Global shares retreated from recent highs on Wednesday, as Asian markets grew jittery about a resurgence of COVID-19 cases and Western markets awaited Friday’s U.S. jobs report and what it might mean for monetary policy.
Asset markets have been buoyed over the past year by trillions of dollars in monetary and fiscal stimulus from global central banks responding to the pandemic.
Successful vaccination rollouts have fueled economic recoveries in some places, with consumer confidence in June surging in Europe and the United States.
But fears over a sudden rise in inflation and the highly contagious Delta variant combined with investors taking gains as the first half of the year ended on Wednesday.
The dollar was headed for its biggest monthly rise since November 2016, as investors turned to the safe-haven currency betting that a good Friday jobs report will strengthen the U.S. Federal Reserve’s hawkish tilt.
“We believe markets are reassessing the U.S. outlook as key data this week are expected to show a strong economy as we move into (the second half),” wrote analysts at Brown Brothers Harriman.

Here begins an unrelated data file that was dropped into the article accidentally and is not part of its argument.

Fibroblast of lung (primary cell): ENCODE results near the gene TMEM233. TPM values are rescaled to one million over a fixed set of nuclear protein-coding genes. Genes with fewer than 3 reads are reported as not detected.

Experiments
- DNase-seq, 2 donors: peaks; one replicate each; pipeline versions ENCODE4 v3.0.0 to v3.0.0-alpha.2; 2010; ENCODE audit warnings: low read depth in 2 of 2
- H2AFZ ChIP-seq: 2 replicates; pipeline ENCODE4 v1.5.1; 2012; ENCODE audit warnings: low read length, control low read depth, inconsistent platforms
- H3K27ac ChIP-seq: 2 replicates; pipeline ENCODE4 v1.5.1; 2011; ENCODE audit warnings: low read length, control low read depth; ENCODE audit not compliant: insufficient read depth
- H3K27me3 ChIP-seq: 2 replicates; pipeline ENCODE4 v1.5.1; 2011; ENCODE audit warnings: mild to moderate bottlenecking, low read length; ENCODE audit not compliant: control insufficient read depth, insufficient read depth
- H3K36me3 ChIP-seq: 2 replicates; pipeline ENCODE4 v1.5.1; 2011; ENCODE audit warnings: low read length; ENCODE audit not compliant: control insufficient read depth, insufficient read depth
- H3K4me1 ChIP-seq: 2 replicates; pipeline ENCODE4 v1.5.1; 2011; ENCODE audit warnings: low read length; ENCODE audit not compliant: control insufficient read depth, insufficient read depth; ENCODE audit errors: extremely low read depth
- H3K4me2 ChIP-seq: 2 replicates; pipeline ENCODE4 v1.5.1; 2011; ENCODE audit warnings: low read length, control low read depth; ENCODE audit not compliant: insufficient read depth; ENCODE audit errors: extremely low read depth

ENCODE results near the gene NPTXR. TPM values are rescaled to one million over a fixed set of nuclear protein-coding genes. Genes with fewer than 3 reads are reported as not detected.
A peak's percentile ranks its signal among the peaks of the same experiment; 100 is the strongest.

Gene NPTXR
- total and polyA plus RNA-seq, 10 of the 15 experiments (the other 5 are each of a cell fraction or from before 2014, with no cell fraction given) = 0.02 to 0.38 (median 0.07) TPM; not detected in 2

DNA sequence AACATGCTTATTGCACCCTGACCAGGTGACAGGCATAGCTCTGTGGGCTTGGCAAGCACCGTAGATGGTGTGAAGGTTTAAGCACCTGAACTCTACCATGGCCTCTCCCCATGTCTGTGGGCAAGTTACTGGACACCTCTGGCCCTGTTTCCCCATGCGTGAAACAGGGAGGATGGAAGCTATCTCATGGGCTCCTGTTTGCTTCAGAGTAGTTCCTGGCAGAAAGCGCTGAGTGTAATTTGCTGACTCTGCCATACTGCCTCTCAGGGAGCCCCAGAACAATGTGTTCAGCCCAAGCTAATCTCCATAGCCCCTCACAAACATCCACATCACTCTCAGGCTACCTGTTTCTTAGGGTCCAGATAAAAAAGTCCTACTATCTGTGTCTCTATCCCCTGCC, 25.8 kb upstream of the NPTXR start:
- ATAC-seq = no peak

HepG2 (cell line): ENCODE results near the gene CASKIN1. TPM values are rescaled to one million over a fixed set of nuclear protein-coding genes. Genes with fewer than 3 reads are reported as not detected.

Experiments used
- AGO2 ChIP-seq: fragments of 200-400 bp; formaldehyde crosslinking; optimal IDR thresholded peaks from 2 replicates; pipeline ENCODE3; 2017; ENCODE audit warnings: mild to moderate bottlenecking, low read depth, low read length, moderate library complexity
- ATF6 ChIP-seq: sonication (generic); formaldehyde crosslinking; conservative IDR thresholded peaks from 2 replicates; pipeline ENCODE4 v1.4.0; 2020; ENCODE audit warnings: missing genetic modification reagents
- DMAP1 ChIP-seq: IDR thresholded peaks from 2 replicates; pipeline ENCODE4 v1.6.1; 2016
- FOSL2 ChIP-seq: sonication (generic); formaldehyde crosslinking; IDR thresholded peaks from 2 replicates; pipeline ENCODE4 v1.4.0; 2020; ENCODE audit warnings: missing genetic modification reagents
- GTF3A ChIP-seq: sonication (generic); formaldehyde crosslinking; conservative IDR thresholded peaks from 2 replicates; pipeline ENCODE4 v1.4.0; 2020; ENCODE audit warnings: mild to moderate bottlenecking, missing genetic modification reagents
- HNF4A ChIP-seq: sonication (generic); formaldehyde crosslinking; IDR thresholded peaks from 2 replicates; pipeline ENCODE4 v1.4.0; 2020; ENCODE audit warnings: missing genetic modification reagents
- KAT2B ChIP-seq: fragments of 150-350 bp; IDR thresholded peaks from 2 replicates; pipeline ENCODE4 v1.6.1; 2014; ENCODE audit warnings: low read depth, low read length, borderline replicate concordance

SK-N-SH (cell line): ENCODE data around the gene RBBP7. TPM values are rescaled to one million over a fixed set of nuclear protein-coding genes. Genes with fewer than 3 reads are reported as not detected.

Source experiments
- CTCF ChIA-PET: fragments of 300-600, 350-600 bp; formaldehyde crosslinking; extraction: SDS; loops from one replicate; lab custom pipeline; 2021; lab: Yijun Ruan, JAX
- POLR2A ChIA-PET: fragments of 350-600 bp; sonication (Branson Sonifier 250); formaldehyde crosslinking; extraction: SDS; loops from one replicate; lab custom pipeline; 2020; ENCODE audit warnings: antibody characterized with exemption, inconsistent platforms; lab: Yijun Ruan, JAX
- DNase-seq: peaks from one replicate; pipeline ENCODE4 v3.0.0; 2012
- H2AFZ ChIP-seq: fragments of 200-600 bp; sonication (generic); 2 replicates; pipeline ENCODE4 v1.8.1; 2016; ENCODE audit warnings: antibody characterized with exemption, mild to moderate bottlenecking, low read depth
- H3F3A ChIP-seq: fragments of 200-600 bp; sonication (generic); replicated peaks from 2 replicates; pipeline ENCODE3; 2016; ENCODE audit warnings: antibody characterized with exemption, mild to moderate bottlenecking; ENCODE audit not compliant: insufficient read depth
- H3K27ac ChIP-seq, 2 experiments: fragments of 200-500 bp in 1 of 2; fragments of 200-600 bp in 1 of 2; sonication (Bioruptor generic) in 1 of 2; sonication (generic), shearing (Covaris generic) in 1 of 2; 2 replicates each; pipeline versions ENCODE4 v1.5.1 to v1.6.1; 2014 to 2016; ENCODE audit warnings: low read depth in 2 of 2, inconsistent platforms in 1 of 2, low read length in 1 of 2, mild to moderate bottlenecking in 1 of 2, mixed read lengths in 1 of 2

“This stands in contrast to many other parts of the world, where lagging vaccine rollouts are allowing the Delta variant to quickly spread, forcing some to go back into lockdown.”
MSCI’s all-country world index, which tracks shares across 50 countries, fell 0.23%. It was still set for a fifth straight month of gains, and for a rise of more than 11% in the first half.
The S&P 500 nabbed its fifth straight record close. The Dow Jones rose 210.22 points, or 0.61%, the S&P 500 gained 5.7 points, or 0.13%, and the Nasdaq Composite dropped 24.38 points, or 0.17%.
The pan-European STOXX 600 index lost 0.77%. The German DAX fell 159.55, or 1.02%, and London’s FTSE 100 fell 50.08, or 0.71%.
The FTSE MIB climbed up by 1.02% to 25,358.71. In the cash markets, the DAX futures Germany was trading up 1.04% to 15,695.17. CAC 40 futures in France rose by 0.96% to 6,570.60 while the FTSE 100 futures in the U.K. was up by 1.15% to 7,118.97. ,at the time of writing.